The Queen of the Met Costume Institute: Rita de Acosta Lydig

[This is a short biography on a woman impacting history. Please subscribe for email updates on when more biographies, or historical heroine related posts, appear on the blog, and follow the instagram @lilhaggis for more.]

The Met Costume Institute is literally my Sunday go-to. I can scrawl for hours and hours in my cosy bed, and stories and adventures unfold through each piece in their archives, transporting me into a little pocket of time elsewhere.

Little did I know, until recently, that their foundations came from a truly opulent closet, belonging to one Rita de Acosta Lydig; diva, muse, fashionista, suffragette supporter, and the “most picturesque woman in America”. She was a New Yorker, born on 1 October 1875 to Cuban and Spanish parents, and sister to 7 other siblings, and she grew up to become an influential figure within art and fashion in Paris, London and NYC. Rita’s story, and her wardrobe, scream that bitch, have massive Libra energy and I live for it!

Continue reading The Queen of the Met Costume Institute: Rita de Acosta Lydig

Love Is In the Eye of the Beholder: A love-letter to a beautiful Georgian Era trend.

Have you ever been stumped on a gift for your significant other? What to get for a loved one who has everything already? How about something more intimate than a pair of new socks? Something that discreetly says “I love you, I’m yours” better than any Ferrero Roche and a box set of Game of Thrones can…

Continue reading Love Is In the Eye of the Beholder: A love-letter to a beautiful Georgian Era trend.

A moment in Hair-Story: The Guillotine Haircut

Introducing the macabre OG pixie cut, and a ticket to the most exclusive ball in town. The Guillotine Haircut was fashionable among men and women whose relatives had been escorted up creaky wooden steps to the guillotine. Before their loved ones were dispatched, their hair was roughly cut by the executioner – using a comb called a cadenette – to avoid any interference with the smooth cut of the blade.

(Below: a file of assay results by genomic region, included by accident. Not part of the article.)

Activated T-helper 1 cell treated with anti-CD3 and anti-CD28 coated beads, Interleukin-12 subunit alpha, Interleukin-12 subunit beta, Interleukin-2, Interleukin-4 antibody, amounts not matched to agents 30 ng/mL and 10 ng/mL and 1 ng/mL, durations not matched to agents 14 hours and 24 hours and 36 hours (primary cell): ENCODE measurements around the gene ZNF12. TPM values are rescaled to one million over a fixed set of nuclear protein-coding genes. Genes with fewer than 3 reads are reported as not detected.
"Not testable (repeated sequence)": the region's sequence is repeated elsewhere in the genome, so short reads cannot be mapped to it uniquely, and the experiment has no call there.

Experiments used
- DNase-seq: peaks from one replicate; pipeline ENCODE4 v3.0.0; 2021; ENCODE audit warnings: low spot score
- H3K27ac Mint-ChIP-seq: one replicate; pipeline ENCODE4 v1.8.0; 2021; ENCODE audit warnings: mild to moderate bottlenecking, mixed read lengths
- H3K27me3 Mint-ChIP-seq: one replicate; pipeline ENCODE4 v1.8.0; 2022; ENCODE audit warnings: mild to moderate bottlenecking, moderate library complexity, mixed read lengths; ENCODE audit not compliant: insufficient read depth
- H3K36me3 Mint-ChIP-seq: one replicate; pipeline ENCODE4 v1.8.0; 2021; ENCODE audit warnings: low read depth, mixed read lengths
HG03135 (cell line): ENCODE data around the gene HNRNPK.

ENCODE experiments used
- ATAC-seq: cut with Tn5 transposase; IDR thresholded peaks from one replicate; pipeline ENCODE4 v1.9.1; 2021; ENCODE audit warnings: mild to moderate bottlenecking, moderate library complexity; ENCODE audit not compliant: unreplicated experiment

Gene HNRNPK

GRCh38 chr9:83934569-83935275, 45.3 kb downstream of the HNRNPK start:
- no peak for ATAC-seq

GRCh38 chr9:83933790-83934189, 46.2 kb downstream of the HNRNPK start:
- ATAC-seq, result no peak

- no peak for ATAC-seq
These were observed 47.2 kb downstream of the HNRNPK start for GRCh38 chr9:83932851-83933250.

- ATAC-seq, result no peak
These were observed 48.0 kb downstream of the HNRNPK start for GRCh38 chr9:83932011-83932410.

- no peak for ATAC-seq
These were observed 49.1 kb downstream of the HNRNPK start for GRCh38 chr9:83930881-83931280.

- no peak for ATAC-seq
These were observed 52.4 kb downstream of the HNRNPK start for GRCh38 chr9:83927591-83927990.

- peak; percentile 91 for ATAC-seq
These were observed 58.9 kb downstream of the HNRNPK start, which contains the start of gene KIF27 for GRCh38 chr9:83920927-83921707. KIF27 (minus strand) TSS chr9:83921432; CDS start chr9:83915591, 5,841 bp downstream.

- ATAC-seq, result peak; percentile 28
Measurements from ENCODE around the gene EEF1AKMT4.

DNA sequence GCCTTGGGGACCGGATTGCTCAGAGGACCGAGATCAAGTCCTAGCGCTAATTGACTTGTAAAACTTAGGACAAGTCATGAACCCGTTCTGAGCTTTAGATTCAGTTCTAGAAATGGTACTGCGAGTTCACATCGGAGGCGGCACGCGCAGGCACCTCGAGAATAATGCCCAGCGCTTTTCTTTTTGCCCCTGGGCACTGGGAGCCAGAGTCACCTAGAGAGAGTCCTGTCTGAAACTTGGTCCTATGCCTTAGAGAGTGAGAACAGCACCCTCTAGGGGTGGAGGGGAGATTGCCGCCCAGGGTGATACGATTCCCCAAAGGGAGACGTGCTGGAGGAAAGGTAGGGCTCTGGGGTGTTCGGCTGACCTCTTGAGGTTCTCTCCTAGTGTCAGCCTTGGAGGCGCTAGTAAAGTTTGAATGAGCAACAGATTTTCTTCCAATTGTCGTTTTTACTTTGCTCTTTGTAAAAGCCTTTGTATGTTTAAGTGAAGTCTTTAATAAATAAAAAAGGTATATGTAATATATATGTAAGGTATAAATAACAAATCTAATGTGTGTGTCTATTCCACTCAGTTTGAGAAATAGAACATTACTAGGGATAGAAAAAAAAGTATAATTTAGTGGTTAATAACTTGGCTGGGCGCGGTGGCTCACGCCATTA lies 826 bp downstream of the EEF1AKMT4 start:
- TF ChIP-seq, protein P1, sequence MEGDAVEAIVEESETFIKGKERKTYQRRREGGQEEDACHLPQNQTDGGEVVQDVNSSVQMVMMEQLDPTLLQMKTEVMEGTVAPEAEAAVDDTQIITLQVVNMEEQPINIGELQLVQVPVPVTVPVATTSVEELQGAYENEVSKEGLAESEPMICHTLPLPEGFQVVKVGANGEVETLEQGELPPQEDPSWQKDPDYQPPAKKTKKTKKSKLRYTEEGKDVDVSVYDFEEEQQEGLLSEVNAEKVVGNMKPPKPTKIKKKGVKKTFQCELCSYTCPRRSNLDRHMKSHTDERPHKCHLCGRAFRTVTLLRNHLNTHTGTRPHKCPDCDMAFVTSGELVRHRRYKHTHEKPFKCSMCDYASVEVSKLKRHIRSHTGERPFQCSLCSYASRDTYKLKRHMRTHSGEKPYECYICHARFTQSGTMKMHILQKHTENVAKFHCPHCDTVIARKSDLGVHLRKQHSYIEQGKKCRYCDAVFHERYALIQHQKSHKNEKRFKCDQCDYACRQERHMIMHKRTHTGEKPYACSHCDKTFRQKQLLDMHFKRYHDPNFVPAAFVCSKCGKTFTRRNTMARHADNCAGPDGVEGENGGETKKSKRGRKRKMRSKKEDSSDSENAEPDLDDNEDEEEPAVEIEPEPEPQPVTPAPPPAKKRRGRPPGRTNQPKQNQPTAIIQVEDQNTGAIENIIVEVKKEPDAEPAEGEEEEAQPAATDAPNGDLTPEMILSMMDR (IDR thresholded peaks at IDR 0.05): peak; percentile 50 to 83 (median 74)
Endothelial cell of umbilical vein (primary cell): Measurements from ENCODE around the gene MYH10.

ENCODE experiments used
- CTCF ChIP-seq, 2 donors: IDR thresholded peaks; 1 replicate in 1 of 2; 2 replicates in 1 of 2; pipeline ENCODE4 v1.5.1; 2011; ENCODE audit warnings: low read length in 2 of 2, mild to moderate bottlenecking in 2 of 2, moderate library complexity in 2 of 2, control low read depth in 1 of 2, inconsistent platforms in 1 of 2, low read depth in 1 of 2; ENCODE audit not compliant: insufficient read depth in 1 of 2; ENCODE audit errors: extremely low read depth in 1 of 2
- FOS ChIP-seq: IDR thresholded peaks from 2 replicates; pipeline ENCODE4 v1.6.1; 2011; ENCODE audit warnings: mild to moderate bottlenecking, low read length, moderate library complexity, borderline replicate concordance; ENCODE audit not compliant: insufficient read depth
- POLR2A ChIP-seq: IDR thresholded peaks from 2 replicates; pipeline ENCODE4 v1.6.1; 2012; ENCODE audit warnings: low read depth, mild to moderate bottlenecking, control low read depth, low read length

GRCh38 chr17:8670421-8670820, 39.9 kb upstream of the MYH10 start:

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On the Wings of Beetles: An ode to one of the most beautiful trends in Victorian Fashion.

Victorian Dress embellished with the wings of Jewel Beetles.

The Victorian Era was not an overtly ostentatious time for fashion, with its ankle-length skirts, poke bonnets and full-sleeved dresses. The monarch, whom the era took its name from, dressed very modestly and didn’t wear makeup – a far cry from her predecessors (looking at you Queen Elizabeth I). Women were expected to follow her lead to achieve the perfect picture of grace, beauty and maternity – as well as to protect themselves from lustful men, in case they became too beautiful and attracted unwanted advances.

It was restrictive, uncomfortable and often dismal dressing in the 1800’s, and while a modest life was the ideal, exotic tastes were common at the time and often seen as romantic, whimsical even. Take for example one of my favourite trends from this period, adapted from Asian fashion that had been practiced in places like Myanmar and Thailand for centuries before the Victorians stumbled across it; Beetlewing.

Continue reading On the Wings of Beetles: An ode to one of the most beautiful trends in Victorian Fashion.